"I think the beauty of Guilford is that it has the potential of being the bedroom community for Brattleboro," he said. "I don't think it's going to reclaim the technology and jobs and so forth. But I think it does have the potential, in many ways, of providing a rural lifestyle in proximity to a rural city and that's a very valuable role to play in society. "

Not everything about living in Guilford is peachy, though. Griffith remarked that because the area is spread out, residents have to pay high taxes without seeing the benefits of the services that taxes usually provide.

"We don't have a downtown," he said. "There's no parking. And we share the same problem of all the New England states — our young people grow up, they find a job somewhere else and they move out of town."

Maryann Parrott came to Guilford as a single mother. Her house was cheap but in need of many renovations. The lack of zoning laws allowed her to fix it up herself. She was able to convert a chicken coop into an office. And she likes that her land is surrounded by land trust property.

Folks in attendance were also appreciative of local businesses, such as Richmond's Auto Service — "The best mechanic in Vermont," Parrott said.

Betty Frye came to Guilford with her husband. It was the view that sold her. "That view you can see all the way to Massachusetts," Frye said. Brattleboro's proximity was also appealing to her. "It's just a hop, skip and a jump," she said. Guilford today, she feels like, "Is building its bones."

"It just feels balanced," she said. She remarked on additions to the town such as the fire station and housing center. "I'd be remiss without talking about our brand new fire station," she said.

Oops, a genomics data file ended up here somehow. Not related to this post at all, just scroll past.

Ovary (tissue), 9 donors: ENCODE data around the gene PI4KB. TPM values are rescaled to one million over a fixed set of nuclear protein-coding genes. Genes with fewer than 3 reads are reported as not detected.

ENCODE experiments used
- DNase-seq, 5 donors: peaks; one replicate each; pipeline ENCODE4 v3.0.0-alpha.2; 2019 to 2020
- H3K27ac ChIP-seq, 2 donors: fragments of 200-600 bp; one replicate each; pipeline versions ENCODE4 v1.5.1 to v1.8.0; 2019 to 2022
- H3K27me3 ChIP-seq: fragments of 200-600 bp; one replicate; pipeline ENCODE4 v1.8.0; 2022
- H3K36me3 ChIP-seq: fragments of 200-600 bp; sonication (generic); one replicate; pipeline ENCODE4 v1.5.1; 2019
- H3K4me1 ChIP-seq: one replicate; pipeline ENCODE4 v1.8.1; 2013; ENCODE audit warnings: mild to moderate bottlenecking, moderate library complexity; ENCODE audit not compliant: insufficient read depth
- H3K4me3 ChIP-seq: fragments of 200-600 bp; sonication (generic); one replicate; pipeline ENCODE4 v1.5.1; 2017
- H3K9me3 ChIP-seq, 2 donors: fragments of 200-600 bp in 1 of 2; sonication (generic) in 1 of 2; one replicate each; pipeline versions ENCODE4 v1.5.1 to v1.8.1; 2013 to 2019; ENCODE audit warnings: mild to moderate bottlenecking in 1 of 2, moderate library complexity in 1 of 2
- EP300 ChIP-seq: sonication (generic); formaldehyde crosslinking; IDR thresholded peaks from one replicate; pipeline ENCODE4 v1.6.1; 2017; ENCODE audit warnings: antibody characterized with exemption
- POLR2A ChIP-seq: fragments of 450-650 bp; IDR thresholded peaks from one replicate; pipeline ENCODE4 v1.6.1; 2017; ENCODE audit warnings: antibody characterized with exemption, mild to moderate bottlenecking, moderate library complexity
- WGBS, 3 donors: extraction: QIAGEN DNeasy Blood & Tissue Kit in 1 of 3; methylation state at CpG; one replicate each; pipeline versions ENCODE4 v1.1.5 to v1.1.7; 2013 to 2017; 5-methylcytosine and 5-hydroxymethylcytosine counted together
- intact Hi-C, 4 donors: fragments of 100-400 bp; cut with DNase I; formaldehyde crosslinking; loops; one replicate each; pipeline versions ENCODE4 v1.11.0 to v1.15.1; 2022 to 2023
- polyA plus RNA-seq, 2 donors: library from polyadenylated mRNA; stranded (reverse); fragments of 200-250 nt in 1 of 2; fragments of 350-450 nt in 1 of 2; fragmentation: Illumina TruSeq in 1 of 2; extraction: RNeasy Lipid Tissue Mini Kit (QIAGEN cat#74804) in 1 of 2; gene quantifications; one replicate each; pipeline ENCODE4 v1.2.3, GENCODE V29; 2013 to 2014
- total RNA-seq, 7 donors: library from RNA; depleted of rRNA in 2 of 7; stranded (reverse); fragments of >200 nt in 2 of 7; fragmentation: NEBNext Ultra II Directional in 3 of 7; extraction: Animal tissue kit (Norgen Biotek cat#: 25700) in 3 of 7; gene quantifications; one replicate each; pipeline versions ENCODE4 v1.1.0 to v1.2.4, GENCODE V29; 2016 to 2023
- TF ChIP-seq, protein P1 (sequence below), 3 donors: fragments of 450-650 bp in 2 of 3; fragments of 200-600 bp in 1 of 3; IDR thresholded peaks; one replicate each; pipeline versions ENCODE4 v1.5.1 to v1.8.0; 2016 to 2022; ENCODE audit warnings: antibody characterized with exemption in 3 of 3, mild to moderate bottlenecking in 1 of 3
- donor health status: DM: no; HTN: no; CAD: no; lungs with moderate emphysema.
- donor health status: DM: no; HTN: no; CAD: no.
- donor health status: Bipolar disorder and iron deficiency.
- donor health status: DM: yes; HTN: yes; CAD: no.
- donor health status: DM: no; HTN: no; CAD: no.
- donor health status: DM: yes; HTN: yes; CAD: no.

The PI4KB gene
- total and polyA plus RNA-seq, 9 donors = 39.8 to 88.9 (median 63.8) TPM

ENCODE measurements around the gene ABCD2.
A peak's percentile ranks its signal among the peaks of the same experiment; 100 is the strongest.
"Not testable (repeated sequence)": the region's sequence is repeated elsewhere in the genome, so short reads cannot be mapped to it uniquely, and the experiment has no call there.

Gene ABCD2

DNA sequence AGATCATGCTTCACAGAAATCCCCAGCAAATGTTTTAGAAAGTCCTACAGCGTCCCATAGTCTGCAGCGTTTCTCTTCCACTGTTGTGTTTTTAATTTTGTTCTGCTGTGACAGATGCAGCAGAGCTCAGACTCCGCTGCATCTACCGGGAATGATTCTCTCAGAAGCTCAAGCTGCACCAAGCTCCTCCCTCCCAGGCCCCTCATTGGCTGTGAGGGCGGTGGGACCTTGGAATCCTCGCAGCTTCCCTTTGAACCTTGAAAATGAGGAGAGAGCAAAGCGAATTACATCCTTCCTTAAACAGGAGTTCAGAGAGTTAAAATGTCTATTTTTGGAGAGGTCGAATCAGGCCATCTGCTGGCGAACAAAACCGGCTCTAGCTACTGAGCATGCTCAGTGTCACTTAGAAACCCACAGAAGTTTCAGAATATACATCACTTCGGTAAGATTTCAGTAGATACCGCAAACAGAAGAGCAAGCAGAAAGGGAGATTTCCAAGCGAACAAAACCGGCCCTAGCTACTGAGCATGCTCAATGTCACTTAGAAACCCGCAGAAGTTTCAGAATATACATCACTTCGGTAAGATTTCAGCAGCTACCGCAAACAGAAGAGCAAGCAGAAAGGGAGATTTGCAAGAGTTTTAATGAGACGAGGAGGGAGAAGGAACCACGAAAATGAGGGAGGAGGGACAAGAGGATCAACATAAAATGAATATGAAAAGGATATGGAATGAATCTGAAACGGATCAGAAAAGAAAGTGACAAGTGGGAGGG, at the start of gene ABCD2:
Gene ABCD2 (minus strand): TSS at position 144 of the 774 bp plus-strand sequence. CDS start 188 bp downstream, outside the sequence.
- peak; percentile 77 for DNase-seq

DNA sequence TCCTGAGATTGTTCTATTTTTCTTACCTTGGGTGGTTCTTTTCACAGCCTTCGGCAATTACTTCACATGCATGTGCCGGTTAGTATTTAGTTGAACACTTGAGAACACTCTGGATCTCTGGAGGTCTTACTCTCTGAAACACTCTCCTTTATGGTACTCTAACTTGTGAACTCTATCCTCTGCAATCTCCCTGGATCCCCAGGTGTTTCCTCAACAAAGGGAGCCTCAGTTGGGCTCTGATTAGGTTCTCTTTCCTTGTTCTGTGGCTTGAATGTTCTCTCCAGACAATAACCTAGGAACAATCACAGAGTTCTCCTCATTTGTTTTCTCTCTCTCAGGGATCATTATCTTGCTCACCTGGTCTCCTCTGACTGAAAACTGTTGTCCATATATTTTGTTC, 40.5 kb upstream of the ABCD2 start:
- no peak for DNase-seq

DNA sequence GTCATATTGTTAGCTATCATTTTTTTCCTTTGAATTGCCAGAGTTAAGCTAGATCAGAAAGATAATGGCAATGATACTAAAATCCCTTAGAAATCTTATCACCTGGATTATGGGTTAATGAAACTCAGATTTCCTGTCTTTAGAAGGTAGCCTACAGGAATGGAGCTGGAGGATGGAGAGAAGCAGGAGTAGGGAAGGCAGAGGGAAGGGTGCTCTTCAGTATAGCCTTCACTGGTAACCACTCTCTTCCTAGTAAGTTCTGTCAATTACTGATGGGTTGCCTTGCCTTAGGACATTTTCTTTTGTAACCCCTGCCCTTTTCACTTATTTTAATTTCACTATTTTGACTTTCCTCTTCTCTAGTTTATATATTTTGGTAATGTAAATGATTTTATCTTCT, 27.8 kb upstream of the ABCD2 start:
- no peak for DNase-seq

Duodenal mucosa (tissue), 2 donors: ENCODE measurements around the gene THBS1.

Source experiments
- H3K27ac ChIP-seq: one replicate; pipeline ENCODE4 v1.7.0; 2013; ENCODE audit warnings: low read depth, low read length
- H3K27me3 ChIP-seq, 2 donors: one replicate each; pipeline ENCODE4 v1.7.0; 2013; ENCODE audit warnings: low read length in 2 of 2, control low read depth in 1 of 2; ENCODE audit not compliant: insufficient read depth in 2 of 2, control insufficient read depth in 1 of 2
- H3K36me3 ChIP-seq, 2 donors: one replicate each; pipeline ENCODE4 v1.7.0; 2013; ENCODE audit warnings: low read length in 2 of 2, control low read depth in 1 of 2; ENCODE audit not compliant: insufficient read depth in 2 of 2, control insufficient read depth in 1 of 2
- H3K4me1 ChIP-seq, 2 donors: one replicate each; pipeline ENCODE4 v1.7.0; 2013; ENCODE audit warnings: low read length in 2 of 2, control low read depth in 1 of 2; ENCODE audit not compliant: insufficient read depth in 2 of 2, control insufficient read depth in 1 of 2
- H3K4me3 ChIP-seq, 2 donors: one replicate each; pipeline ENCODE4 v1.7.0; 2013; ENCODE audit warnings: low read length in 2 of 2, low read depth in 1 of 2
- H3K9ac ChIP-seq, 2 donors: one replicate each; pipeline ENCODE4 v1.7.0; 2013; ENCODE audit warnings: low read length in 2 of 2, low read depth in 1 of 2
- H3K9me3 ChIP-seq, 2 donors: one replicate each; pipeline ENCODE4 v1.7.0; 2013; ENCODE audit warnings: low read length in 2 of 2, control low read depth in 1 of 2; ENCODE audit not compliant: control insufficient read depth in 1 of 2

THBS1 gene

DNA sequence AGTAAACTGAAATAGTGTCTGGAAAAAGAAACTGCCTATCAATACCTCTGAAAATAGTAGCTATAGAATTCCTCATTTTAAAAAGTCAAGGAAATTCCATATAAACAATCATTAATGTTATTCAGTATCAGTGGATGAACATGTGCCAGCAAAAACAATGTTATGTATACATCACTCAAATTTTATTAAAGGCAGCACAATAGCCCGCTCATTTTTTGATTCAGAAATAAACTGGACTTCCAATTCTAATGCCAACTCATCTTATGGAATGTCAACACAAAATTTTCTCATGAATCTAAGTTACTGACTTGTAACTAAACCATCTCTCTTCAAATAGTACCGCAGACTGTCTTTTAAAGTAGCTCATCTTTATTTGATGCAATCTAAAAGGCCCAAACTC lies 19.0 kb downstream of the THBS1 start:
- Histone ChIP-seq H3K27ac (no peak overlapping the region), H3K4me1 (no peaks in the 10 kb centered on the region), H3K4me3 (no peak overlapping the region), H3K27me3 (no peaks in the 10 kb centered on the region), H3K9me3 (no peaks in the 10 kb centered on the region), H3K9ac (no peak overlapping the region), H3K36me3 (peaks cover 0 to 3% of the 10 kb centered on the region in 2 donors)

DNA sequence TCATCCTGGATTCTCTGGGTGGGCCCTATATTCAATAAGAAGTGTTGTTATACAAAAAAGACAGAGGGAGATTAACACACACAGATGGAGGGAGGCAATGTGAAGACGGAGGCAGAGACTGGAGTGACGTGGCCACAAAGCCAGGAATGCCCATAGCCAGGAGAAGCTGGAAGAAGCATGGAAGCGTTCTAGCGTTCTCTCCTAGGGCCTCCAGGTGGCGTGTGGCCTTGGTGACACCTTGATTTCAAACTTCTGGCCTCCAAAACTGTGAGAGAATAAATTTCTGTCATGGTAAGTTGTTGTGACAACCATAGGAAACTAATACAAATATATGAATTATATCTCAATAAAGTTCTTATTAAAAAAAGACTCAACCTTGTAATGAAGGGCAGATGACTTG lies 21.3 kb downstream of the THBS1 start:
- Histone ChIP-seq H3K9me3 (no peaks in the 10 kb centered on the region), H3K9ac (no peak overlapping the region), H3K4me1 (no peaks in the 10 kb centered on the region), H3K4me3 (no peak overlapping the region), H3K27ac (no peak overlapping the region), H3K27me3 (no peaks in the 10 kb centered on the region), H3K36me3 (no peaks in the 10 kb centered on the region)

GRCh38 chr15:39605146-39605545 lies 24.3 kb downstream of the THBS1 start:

Many people were also happy with the swimming spots along the Broad Brook. Frye was thankful to the village's sewer system for helping clean the Broad Brook.

Frye agreed that the community needs to be more mindful of younger generations. "I want that for our community to be more well rounded," she said.

Frye also had problems with the lack of walking paths in Guildford Center.

"I got to get in my car to really walk," she said.

She was also frustrated with the invasive species that have started to pop up on her property.

Among the future plans the group would like to see implemented are walking paths, activities for young people, early childhood development projects, sidewalks and increased broadband.

"There's a lot of interesting things that could happen," said Susan McMahon, the associate director of WRC. She said the next step is to look at the suggestions, and then look at different "alternatives" the vision plan could take. One alternative could contain a plan with no new development, or with new sidewalks.

In terms of the LCC, the nonprofits are still evaluating how they'll go forward. They intend to use the community suggestions for a vision plan.

"Think of this as a feasibility study," Emily Davis, a planner at WRC, said. "We're trying to figure out whether or not it's even appropriate for the village of Algiers to apply to the Living Community Challenge."

Harmony Birch can be reached at 802-254-2311, ext.153. Or you can follow her @birchharmony.